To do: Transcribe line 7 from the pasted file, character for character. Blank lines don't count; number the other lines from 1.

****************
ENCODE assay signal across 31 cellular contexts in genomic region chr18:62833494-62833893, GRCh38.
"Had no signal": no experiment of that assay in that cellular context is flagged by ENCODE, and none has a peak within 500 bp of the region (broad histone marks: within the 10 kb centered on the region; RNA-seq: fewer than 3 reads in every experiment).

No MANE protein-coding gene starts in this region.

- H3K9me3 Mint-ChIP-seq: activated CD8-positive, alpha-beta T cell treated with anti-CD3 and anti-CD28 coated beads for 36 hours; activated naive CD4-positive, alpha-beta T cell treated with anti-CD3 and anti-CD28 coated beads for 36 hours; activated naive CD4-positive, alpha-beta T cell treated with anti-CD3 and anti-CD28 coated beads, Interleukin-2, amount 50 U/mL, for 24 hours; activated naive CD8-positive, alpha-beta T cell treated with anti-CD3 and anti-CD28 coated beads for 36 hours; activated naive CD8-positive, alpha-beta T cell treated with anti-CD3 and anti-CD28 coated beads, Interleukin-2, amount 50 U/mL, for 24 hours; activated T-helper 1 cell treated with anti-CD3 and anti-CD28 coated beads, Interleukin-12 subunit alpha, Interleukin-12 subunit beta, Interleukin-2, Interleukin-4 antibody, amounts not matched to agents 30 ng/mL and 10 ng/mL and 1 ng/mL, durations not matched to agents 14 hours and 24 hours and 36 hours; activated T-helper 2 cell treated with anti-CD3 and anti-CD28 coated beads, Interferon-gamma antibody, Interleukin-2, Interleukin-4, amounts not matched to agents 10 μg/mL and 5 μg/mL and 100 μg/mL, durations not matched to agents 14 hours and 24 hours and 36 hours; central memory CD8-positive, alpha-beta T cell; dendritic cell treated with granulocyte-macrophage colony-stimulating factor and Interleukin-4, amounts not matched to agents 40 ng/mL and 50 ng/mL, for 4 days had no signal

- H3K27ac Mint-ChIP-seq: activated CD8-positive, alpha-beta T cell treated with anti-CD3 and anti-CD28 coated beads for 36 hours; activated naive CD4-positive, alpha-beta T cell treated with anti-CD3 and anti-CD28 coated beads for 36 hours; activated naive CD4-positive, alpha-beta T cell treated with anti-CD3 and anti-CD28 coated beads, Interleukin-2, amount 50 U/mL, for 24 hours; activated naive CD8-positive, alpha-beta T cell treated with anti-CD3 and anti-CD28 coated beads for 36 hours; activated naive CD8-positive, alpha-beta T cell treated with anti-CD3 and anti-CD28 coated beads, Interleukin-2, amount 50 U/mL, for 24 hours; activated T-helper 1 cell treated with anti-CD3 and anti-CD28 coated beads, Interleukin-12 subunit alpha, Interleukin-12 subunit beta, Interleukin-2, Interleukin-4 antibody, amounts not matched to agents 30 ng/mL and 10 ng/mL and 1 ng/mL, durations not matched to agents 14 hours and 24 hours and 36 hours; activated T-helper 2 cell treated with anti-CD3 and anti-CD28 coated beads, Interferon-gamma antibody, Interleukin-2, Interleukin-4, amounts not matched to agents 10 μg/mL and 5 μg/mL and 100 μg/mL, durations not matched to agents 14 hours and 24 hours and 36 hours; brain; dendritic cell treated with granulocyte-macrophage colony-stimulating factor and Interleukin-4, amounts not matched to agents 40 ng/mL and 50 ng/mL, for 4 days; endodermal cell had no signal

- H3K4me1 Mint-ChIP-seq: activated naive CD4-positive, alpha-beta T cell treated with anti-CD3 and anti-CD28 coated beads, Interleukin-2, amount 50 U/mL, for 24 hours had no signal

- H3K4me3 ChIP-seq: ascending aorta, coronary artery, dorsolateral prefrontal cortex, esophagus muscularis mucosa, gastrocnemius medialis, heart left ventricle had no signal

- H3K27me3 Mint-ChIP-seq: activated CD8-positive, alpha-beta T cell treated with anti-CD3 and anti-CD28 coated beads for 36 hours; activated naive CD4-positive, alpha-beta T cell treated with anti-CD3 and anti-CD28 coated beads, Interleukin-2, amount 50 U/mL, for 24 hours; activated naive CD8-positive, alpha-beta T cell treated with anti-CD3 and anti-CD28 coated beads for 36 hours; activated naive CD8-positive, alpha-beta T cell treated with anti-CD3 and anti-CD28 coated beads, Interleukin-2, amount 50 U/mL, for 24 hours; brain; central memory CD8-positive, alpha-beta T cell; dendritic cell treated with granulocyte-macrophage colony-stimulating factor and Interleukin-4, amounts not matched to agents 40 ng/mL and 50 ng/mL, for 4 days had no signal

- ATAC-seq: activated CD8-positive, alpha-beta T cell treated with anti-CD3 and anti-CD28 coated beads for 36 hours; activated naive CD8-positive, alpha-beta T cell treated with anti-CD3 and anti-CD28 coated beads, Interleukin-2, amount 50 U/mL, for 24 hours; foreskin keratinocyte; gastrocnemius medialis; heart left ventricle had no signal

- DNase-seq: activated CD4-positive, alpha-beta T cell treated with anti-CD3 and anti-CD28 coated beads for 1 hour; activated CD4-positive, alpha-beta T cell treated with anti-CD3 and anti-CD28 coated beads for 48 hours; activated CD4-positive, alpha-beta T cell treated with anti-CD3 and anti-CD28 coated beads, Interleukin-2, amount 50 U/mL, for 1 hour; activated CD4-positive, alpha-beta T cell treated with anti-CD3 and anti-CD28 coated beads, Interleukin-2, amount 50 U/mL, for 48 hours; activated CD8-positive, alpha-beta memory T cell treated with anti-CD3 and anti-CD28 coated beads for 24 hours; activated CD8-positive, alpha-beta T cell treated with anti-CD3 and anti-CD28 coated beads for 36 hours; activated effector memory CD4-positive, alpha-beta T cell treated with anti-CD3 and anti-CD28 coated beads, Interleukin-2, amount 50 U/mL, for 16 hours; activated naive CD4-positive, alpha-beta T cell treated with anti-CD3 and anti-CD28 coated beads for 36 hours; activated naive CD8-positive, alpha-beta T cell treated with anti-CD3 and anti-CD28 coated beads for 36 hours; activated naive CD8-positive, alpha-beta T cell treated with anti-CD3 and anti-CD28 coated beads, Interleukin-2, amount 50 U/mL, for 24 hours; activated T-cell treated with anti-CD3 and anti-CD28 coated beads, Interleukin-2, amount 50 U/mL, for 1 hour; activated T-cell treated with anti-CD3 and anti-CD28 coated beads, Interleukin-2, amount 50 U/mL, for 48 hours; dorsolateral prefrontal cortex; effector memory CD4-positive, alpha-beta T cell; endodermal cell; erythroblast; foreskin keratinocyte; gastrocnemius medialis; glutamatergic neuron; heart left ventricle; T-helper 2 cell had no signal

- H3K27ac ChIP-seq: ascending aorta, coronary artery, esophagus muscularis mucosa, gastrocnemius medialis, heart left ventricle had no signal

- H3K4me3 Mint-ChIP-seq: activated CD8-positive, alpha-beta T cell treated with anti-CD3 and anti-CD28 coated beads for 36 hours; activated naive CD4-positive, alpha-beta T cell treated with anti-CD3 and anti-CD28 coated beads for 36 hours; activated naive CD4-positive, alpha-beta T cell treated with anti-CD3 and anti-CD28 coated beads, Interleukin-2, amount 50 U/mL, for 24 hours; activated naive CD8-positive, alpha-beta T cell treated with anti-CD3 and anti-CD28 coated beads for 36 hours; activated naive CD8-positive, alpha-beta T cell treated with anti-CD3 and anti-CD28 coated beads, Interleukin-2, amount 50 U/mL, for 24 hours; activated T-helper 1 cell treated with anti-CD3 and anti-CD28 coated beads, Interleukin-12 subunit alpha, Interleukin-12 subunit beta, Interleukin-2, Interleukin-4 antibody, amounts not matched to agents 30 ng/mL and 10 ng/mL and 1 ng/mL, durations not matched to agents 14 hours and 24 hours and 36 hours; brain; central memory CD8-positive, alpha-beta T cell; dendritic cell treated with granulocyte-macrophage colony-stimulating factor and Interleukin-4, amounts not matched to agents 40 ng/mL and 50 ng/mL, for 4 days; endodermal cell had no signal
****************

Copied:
- H3K4me3 ChIP-seq: ascending aorta, coronary artery, dorsolateral prefrontal cortex, esophagus muscularis mucosa, gastrocnemius medialis, heart left ventricle had no signal